Spanish Women’s National team coach, Jorge Vilda, is filled with excitement after his team won the country’s first ever female World Cup on Sunday, beating England 1-0 in the final.
He said all the sufferings he and the team had to go through paid off at the end.
On the day, Spanish technique overcame English resilience as La Roja put aside months of turmoil and division to win their first major title.
It was, indeed, a hard-fought Women’s World Cup final at Stadium Australia on Sunday.
Vilda told reporters during his post-match conference that he was elated that they had become champions of the world, adding that all the sacrifices made by team were not in vain.
“I’ve always said that if all the suffering was necessary to become world champions, it would be worth it.
“It’s been difficult at a personal level in management but at a sporting level we’ve achieved results that we’ve never achieved before.
“I am very happy that we are champions of the world,” Vilda told reporters after the final.
The Spanish FA (RFEF) did not wait long after Spain won the Women’s World Cup before posting a pointed message on social media.
The RFEF posted the message with a picture of coach Vilda kissing the trophy below the words “VILDA IN.”
The 42-year-old’s long tenure as coach was called into question last year when 15 national team players sent letters to the RFEF, saying they would no longer play for Spain while Vilda remained coach.
The RFEF backed their coach and Vilda brought three of the mutineers back into the squad for the World Cup, while freezing the others out and leaving them at home.
There is no way of knowing what a full-strength Spain might have achieved in New Zealand and Australia.
But the squad that did get on the plane were good enough to beat England 1-0 and claimed the biggest prize in the women’s game.
Luis Rubiales, the Spanish FA President, also suggested that he felt vindicated by Sunday’s result.
“It is often said that it takes a little time to realise an achievement like this, but I am perfectly aware.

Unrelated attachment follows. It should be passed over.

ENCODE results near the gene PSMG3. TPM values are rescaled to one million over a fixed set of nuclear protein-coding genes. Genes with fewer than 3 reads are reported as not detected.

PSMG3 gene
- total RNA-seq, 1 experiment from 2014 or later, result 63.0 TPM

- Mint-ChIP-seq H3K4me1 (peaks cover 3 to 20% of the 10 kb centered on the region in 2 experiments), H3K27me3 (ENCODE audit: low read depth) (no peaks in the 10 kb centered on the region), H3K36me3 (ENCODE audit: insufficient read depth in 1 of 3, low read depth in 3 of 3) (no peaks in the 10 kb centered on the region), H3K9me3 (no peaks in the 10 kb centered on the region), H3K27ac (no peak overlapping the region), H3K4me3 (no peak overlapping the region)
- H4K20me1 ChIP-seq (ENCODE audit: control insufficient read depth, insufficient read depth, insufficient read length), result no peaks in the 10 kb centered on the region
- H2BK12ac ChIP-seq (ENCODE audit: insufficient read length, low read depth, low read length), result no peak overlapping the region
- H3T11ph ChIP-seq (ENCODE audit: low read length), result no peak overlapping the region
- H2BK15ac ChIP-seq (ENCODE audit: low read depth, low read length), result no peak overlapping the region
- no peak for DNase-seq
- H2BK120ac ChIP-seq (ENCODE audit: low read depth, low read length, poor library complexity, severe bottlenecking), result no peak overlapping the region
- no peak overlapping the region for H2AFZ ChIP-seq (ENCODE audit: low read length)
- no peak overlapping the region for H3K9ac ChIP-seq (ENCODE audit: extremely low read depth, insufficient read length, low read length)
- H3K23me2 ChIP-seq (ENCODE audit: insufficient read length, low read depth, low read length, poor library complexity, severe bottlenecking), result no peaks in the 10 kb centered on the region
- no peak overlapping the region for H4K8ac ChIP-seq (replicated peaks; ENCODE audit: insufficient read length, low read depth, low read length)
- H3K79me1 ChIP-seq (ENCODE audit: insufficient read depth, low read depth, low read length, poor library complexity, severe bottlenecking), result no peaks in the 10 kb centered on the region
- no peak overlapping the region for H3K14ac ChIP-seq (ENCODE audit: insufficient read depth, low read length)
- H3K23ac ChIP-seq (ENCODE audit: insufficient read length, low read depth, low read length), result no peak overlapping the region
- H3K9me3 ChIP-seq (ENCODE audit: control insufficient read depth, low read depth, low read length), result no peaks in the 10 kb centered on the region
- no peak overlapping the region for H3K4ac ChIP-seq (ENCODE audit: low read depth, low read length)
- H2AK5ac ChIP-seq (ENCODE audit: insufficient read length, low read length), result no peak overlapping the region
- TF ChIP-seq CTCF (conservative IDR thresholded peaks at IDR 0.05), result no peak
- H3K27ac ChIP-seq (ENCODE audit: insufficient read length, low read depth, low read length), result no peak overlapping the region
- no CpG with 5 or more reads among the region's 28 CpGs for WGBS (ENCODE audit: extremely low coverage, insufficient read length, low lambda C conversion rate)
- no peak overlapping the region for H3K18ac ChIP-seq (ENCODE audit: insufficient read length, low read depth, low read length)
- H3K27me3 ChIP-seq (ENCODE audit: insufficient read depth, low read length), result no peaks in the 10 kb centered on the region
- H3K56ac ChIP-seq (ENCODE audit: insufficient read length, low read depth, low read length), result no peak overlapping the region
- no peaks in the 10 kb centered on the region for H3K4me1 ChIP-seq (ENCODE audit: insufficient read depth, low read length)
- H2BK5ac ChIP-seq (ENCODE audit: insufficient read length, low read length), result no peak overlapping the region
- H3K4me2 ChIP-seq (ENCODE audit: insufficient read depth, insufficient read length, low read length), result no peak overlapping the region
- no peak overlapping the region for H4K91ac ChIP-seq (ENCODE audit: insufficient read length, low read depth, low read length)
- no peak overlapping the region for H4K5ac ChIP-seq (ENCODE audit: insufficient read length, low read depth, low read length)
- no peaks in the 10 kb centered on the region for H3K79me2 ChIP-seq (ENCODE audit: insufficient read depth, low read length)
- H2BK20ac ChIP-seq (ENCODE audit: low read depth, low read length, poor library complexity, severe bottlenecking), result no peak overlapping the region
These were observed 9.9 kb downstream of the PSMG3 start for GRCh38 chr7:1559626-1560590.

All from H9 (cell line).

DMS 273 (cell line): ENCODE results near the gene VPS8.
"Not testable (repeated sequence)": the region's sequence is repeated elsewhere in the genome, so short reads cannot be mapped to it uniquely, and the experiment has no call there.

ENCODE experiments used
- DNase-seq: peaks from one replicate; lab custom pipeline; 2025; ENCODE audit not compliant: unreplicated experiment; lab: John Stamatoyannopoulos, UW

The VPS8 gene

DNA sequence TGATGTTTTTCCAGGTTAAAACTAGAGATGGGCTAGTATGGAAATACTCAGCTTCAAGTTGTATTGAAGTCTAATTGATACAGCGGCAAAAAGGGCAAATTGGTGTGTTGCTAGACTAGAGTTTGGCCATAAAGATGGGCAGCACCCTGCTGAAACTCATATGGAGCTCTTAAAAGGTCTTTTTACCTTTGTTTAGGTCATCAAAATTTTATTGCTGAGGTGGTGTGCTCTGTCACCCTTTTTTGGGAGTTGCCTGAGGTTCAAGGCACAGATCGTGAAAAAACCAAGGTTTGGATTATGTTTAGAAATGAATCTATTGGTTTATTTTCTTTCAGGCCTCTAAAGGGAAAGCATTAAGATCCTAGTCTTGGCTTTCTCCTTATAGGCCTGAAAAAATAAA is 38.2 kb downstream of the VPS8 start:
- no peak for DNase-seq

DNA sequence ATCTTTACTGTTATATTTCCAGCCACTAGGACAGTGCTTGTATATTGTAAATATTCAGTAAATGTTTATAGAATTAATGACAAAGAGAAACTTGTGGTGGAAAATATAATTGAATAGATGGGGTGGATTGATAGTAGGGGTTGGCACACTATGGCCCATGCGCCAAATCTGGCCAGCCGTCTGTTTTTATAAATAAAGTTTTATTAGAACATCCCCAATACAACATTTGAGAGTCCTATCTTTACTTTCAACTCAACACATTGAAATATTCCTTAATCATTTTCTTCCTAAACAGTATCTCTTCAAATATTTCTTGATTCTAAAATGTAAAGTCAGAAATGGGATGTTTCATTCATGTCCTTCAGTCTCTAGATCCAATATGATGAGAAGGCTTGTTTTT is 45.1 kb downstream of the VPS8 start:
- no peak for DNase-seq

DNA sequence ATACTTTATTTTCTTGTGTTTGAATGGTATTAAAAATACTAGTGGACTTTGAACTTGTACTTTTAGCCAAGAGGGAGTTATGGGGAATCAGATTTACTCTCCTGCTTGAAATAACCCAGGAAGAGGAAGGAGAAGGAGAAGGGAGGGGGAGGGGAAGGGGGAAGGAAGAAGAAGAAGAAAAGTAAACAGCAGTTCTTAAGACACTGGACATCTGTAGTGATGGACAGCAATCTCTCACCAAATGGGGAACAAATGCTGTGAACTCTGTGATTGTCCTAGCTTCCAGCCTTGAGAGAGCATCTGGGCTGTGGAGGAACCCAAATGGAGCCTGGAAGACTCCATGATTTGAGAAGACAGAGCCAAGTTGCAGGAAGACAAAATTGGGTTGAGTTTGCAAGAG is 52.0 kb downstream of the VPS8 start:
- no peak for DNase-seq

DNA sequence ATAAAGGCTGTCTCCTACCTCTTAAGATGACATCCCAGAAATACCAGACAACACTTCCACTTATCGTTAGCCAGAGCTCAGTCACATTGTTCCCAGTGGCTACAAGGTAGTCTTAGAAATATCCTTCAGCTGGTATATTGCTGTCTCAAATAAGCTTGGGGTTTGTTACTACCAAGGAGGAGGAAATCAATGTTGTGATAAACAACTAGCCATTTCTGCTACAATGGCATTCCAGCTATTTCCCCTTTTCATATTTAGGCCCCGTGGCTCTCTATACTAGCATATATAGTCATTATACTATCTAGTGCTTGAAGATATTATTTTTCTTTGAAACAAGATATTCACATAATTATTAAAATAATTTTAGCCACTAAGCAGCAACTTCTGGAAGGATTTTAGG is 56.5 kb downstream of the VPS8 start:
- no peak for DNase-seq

“We have worked very hard, although there were people who did not want to let us work.
“I think we have to learn in Spain to value positive things and to let people do their job.
“That small percentage of people who were constantly frustrated and resentful must learn that you have to let people work,” he said.
Vilda was asked about his management of twice Ballon d’Or winner Alexia Putellas, who spent much of the tournament on the bench.
He also spoke about goalkeeper Misa Rodriguez, who was dropped for good after the 4-0 loss to Japan in the group stage.
“It’s been very easy, in fact. We are a national team of players, but very quickly became a fabulous group, a fabulous team, and right now we are a family and we are world champions.
“The only way to achieve success is by working, working, working. That’s how we’ve achieved it,” he said.
Vilda was also asked about his own personal feelings about helping Spain to their first Women’s World Cup triumph.
“Extreme happiness. We’ve made many millions of people that were watching us in our country happy.
“I feel very proud of my team of football players, not only those who’ve been here at the World Cup, but those who participated during the whole of the qualification rounds and training camps.
“I feel very proud of them and I feel very satisfied with the work that the staff has done”, he said.